Saxophonist Len Yaeger used to be crippled by anxiety on stage.

It didn’t help when he first met Ruben Haugen, a famed Twin Cities woodwind player and teacher, at a gig. Haugen was forceful and demanding about getting the material right. “I was quite afraid of him,” Yaeger recalled.

That changed several years later, when Yaeger took private lessons from Haugen. “He gave me a confidence to play that I never had in my life before,” Yaeger said.

Haugen, who had studied under one of the world’s foremost saxophonists and passed his knowledge down to hundreds of area musicians, died July 15 at age 94.

In his eight decades as a professional musician, including 63 years as a university-level teacher, Haugen, of Burnsville, left a sonic mark on the Midwestern music scene.

Haugen was born into a musical family in 1922 in Thorne, N.D. His father was a violinist who traveled the Midwest vaudeville circuit. Haugen taught himself clarinet by ear, and at 10 he joined his father on tour.

During World War II, he served in the U.S. Army in the Philippines and Japan. When he wasn’t in combat, he was playing clarinet. He earned bachelor’s and master’s degrees in music at MacPhail College of Music and was hired by the college to head the woodwind department upon his graduation in 1951.

He also picked up an interest in the saxophone, especially a classical strain that was developing in France. In 1960, he was one of only three Americans accepted to study classical saxophone with Marcel Mule at the Paris Conservatory. Mule, a pioneer in the field, was second in stature only to Adolphe Sax, inventor of the instrument.

In addition to fluency in classical saxophone, Haugen also learned a method of teaching that he brought back to Minnesota. Mule was known for his generosity and encouragement. Haugen emulated that, said Eugene Rousseau, a professional saxophonist and longtime friend.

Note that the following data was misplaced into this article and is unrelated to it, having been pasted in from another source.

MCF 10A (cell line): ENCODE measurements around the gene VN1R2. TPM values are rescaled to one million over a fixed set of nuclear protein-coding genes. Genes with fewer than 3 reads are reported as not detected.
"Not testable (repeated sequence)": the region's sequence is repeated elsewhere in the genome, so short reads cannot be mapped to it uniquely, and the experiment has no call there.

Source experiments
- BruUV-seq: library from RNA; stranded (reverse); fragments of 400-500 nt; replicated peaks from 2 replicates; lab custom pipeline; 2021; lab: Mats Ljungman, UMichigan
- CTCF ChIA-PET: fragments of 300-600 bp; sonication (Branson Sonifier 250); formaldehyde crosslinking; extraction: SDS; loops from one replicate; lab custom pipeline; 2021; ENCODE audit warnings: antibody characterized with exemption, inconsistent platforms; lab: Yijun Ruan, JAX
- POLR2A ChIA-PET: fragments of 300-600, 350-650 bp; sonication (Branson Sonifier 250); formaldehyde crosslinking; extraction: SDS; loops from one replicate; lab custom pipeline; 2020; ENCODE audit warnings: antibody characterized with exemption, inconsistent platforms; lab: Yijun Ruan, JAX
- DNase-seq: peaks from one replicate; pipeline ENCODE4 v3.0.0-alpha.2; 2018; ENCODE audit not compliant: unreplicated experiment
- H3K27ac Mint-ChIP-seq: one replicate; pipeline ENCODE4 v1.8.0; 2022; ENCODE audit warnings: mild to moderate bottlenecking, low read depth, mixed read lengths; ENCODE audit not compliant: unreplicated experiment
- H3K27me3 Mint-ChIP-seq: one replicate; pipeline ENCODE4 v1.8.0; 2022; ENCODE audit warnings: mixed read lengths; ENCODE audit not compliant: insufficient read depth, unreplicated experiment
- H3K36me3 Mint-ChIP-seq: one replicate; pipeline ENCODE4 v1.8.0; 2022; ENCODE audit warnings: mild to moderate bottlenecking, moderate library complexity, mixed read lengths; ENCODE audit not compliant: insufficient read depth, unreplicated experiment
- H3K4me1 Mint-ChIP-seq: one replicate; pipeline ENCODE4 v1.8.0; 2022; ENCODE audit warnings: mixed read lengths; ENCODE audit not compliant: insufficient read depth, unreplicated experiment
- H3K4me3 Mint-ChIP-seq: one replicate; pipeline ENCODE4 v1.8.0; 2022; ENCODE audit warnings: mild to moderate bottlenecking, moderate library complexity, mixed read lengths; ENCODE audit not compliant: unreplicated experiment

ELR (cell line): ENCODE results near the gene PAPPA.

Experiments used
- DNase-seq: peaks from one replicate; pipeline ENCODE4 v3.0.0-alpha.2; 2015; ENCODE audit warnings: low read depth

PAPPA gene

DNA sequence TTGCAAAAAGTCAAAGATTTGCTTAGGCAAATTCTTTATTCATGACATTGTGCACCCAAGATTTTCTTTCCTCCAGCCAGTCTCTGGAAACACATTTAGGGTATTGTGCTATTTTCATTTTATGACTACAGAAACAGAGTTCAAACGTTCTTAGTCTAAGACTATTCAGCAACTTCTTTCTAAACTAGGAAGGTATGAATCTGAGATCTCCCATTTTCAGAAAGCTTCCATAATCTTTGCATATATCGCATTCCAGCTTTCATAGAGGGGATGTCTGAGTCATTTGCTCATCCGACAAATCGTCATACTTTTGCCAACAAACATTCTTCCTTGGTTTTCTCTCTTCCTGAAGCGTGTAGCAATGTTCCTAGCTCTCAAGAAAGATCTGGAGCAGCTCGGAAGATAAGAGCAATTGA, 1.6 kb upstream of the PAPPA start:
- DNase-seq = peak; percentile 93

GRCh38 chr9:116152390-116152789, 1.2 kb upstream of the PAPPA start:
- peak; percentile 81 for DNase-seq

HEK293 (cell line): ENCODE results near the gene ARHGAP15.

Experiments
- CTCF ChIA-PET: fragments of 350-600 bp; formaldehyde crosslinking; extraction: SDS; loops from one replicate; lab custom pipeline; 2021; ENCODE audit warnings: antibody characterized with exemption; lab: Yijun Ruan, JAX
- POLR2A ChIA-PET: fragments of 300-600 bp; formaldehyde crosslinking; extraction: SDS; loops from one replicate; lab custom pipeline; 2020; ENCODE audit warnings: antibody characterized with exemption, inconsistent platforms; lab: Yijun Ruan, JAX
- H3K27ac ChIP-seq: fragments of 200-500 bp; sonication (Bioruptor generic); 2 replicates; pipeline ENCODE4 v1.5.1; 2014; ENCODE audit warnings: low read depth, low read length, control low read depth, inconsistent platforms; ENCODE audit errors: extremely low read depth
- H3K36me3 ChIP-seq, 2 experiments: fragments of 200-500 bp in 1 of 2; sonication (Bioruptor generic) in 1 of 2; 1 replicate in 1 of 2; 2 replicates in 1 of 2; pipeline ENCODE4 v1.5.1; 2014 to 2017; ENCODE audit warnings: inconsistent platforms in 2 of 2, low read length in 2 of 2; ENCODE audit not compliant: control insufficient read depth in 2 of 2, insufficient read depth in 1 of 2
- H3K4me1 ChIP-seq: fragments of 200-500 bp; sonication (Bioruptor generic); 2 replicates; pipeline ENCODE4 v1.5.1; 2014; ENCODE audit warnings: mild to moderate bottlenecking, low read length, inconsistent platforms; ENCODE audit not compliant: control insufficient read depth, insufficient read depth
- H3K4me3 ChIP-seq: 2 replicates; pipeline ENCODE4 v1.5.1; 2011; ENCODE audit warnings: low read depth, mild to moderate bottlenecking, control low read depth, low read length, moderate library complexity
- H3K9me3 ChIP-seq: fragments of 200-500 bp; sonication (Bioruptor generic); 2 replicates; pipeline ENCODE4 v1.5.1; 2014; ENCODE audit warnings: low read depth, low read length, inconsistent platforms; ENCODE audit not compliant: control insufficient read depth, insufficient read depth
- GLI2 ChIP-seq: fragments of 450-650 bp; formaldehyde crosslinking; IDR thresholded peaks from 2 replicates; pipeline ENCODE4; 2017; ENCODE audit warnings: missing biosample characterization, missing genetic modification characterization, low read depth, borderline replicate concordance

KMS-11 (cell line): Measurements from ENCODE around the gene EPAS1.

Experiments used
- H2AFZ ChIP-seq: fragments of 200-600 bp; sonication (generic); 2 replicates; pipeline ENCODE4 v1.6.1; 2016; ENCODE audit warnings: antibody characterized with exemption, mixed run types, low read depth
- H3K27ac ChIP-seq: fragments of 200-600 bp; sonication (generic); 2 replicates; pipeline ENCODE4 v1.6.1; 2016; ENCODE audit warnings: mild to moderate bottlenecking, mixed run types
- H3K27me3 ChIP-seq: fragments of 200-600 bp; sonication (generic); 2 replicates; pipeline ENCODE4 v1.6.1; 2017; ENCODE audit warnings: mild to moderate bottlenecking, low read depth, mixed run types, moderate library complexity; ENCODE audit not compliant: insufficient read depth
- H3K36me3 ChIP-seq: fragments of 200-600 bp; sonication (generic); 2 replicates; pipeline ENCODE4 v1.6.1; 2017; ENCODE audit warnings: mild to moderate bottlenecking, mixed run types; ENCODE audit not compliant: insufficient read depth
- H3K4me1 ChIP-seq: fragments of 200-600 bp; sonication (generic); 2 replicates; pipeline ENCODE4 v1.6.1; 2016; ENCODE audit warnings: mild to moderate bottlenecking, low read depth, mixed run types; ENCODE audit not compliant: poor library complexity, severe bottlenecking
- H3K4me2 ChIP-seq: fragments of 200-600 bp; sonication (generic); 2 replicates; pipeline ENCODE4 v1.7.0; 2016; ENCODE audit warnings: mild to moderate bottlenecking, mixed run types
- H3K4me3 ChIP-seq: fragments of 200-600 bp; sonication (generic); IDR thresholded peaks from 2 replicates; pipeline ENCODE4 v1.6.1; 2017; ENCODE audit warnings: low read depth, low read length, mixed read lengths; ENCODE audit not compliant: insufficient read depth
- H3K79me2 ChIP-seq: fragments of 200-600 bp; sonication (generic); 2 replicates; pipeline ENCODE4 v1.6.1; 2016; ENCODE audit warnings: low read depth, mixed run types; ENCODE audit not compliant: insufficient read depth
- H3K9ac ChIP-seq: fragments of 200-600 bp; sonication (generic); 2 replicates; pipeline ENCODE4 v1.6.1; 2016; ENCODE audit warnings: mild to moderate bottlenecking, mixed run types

“I think in all [Haugen’s] teaching, he was so effective because he was very kind,” Rousseau said.

Haugen taught at MacPhail, the University of Minnesota, the University of St. Thomas and St. Olaf College, as well as in private lessons and at band camps.

“He seemed to have an uncanny knack of figuring out the best way to get into a student’s hardened mind, so they could take what he was trying to show them and use it to the best of their ability,” said Warren Weise, a professional saxophonist who first took lessons with Haugen 55 years ago.

Vicci Johnson auditioned for Haugen at MacPhail in 1963. She was accepted but couldn’t afford to pay. When she told Haugen, he got her a job teaching private lessons. That income carried her through three degrees. She taught music in St. Paul Public Schools for 42 years. “I owe my career and success to Ruben Haugen,” she said.

Haugen cultivated young musicians at home, too.

“It was expected in the household to learn an instrument,” said Haugen’s son Robert. He had a unique opportunity to understand his father’s impact on students when he studied under him at St. Olaf as a clarinet major.

“It gave me a deeper appreciation for what he had to teach, what he knew and what he was trying to convey,” said Robert, who started his own music teaching business six years ago.

Haugen retired from teaching in 2013.

Robert said his father “walked fast everywhere and he really seemed to have more energy than anybody else. That may have been the secret to why he kept going so long.”

Haugen is survived by his wife, Marie; children Sharon, Robert and Julie; stepchildren Mark, Scott and Todd; and five grandchildren. Services have been held.